For example, imagine a research study about kid’s apparel. Who is the right person to survey? It can be both parents, only the mother, or the child. The parents make purchase decisions, but the kids may influence their choice.
Sample frame errorSampling frame error occurs when researchers target the sub-population wrongly while selecting the sample.
For example, picking a sampling frame from the telephone white pages book may have erroneous inclusions because people shift their cities. Erroneous exclusions occur when people prefer to un-list their numbers. Wealthy households may have more than one connection, thus leading to multiple inclusions.
Selection errorSelection error occurs when respondents self-select themselves to participate in the study. You can control selection errors by going the extra step to request responses from the entire sample. Only interested ones respond.
Pre-survey planning, follow-ups, and a neat and clean survey design will boost respondents’ participation rate. Also, try sampling methods like CATI surveys and in-person interviews to maximize responses.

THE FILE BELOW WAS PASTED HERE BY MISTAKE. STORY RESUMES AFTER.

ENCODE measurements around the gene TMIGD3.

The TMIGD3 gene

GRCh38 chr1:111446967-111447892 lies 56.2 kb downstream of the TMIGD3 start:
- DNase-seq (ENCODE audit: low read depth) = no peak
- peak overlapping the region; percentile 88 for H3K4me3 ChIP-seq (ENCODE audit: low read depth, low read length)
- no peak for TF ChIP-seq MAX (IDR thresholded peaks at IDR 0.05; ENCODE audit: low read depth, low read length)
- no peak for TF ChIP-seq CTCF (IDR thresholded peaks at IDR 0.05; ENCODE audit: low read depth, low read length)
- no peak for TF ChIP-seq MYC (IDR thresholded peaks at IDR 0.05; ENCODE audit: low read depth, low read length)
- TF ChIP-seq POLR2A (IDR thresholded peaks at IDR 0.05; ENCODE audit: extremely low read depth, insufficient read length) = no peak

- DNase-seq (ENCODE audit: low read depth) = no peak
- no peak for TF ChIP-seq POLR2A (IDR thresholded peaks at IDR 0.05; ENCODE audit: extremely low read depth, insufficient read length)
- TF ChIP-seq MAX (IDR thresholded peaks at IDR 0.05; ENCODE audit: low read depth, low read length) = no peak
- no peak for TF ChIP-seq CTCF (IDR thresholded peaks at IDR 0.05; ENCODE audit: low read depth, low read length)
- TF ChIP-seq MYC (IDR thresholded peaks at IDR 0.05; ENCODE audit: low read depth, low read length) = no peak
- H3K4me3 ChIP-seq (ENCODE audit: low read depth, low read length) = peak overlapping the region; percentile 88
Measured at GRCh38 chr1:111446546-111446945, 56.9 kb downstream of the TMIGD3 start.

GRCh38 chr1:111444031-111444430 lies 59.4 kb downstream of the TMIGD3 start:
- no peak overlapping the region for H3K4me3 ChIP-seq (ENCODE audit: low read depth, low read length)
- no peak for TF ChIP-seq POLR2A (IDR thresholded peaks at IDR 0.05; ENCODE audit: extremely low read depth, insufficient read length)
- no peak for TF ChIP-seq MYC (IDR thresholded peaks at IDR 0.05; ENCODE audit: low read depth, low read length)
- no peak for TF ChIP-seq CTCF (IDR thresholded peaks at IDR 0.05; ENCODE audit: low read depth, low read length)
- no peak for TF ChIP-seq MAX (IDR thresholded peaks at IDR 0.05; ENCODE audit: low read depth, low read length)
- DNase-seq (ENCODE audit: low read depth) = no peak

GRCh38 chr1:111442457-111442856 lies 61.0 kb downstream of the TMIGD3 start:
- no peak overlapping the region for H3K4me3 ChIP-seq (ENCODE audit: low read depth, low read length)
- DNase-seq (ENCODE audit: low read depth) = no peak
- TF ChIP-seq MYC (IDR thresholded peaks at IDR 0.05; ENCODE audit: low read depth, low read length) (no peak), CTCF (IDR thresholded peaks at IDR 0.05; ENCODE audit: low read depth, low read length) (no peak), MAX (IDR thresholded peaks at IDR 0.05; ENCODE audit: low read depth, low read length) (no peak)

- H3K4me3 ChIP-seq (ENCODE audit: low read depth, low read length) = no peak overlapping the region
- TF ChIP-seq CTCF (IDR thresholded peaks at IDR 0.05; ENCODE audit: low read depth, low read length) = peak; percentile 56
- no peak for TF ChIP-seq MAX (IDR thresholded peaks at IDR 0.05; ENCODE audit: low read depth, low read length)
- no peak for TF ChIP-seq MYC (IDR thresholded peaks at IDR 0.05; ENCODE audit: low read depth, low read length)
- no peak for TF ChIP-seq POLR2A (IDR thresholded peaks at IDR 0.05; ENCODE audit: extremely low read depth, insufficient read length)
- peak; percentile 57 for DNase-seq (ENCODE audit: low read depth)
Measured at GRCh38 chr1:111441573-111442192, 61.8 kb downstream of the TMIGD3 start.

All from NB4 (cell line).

Sampling errorsSampling errors occur due to a disparity in the representativeness of the respondents. It majorly happens when the researcher does not plan his sample carefully.
These sampling errors can be controlled and eliminated by creating a careful sample design, having a large enough sample to reflect the entire population, or using an online sample or survey audiences to collect responses.
LEARN ABOUT: Survey Sampling
Example of sampling error
Let’s look more closely at this example.
Let’s say a political party conducts a survey to find out how well-liked their candidate is before a major election. Instead of picking a random sample of the whole population to survey, they only ask their own members.
The sample would be skewed since party members may have extremely different opinions and tastes from the rest of the population. Party members may care more about their candidate’s ideals or be more loyal to them. This may cause the survey to suggest more support than the general population has.
Suppose the survey results are used to make campaign decisions, such as where to allocate money or which issues to prioritize. In that case, they may not accurately reflect the candidate’s support among the people. This could result in a poor campaign plan, affecting their election chances.
To avoid these kinds of sampling errors, it is essential to use a sampling method that is representative of the population being studied, such as random sampling or stratified random sampling, and to make sure that the sample size is big enough to give accurate results.